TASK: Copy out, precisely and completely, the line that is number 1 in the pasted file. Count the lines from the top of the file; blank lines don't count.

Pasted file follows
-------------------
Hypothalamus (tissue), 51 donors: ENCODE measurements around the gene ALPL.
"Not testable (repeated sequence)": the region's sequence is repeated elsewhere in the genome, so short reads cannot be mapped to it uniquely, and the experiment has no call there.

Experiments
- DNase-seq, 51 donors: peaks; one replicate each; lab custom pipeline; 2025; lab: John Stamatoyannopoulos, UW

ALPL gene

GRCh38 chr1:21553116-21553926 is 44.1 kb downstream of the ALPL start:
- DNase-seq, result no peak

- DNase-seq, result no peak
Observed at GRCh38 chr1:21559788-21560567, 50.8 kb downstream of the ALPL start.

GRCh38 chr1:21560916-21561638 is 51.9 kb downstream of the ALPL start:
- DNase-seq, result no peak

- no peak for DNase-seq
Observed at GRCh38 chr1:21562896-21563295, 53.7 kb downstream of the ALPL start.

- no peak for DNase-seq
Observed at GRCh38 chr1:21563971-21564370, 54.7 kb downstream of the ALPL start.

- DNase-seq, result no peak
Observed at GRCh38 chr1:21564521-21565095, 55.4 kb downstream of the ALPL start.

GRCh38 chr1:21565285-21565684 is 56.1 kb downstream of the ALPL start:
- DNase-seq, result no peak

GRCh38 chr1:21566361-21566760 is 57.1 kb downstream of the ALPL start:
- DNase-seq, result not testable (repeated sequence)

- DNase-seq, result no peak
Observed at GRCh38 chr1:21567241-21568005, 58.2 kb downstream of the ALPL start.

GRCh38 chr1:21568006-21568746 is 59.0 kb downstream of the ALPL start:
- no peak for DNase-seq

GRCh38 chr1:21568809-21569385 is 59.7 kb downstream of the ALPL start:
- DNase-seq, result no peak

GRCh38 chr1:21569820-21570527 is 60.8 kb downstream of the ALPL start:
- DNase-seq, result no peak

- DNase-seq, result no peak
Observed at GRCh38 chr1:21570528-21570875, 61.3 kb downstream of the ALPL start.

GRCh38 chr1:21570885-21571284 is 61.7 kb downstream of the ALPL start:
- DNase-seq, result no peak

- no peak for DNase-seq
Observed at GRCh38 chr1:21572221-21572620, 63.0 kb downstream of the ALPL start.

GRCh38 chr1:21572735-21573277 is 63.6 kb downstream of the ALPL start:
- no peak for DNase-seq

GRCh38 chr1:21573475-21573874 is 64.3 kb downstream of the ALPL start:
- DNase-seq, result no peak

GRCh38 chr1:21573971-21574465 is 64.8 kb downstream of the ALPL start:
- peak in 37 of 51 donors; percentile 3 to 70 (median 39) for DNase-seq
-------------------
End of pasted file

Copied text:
Hypothalamus (tissue), 51 donors: ENCODE measurements around the gene ALPL.